Medium-density fiberboard is an engineered wood product formed by breaking down
softwood into wood fibers, combining it with wax and a resin binder, and forming
panels by applying high temperature and pressure.
From stock it is available in the following sizes:
2440 x 1220mm in eight thicknesses from 2mm to 25mm.
2440 x 1220mm - Moisture Resistant in three thicknesses from 12mm to 25mm.
3050 x 1220mm - Moisture Resistant in 18mm and 25mm.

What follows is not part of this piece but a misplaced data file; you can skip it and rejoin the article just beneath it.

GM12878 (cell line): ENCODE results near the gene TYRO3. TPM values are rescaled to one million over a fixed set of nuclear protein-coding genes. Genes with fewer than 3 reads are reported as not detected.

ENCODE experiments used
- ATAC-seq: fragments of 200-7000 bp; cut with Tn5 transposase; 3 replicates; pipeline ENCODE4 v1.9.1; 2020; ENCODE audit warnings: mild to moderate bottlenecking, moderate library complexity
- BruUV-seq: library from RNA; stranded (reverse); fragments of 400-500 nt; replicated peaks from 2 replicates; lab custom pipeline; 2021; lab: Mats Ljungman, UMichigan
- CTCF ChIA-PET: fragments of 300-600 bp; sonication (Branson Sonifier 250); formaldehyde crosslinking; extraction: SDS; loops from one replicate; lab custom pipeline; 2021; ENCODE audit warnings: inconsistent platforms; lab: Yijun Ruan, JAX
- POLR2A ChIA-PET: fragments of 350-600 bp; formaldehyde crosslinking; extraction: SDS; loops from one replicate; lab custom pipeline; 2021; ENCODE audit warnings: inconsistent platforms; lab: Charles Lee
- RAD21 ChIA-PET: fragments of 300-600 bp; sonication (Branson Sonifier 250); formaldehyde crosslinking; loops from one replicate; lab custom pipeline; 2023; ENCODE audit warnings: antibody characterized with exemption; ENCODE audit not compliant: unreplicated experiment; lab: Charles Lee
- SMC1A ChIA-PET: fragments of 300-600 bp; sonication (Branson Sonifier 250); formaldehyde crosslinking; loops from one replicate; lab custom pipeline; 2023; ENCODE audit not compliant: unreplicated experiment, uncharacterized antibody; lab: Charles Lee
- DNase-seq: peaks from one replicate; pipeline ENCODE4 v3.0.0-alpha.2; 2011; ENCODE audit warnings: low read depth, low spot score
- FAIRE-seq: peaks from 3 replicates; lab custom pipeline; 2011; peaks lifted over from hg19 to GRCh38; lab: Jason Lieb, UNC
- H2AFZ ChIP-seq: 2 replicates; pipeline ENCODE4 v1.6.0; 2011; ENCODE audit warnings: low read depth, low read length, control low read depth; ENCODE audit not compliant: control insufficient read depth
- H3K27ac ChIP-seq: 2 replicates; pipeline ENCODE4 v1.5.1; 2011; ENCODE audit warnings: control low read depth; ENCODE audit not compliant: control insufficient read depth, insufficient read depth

Benefits of MDF:
Some varieties are less expensive than many natural woods
Isotropic (no grain), so no tendency to split
Consistent in strength and size
Flexible. Can be used for curved walls or surfaces.
Drawbacks of MDF:
Heavier than plywood or chipboard (the resins are heavy)
Swells and breaks when waterlogged
May warp or expand if not sealed
Contains urea-formaldehyde which may cause eye and lung irritation when cutting
Dulls blades more quickly than many woods
Though it doesn't have a grain in the plane of the board, it does have one
into the board. Screwing into the edge of a board will generally cause it to split
in a fashion similar to delaminating.
Subject to significant shrinkage in low humidity environments.